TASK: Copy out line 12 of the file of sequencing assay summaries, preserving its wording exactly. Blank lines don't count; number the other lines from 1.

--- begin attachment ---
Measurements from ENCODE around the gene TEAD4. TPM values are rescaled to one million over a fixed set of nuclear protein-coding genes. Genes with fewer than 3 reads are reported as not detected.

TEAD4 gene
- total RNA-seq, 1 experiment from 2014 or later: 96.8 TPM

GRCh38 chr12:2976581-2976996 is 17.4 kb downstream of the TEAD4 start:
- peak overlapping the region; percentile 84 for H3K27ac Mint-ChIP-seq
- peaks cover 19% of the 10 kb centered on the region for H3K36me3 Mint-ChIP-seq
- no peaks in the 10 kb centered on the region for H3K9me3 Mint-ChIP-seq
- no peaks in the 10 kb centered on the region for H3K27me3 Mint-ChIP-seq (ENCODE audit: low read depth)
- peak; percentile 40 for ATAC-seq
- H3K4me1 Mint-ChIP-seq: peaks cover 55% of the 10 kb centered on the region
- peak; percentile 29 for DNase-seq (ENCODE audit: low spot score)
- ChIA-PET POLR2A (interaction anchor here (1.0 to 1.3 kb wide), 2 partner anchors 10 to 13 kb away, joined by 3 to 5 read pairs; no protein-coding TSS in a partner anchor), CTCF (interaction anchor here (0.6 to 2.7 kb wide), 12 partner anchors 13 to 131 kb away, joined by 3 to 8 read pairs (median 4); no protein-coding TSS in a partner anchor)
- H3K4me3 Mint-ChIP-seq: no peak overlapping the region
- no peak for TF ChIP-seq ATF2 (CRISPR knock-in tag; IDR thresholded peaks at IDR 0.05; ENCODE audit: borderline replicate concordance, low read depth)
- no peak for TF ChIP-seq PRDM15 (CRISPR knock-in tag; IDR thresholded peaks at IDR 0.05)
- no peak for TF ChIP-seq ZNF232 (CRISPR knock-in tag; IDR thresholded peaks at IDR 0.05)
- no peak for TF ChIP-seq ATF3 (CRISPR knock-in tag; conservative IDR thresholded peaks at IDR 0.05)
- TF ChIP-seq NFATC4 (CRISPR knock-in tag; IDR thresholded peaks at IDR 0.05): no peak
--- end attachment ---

- ChIA-PET POLR2A (interaction anchor here (1.0 to 1.3 kb wide), 2 partner anchors 10 to 13 kb away, joined by 3 to 5 read pairs; no protein-coding TSS in a partner anchor), CTCF (interaction anchor here (0.6 to 2.7 kb wide), 12 partner anchors 13 to 131 kb away, joined by 3 to 8 read pairs (median 4); no protein-coding TSS in a partner anchor)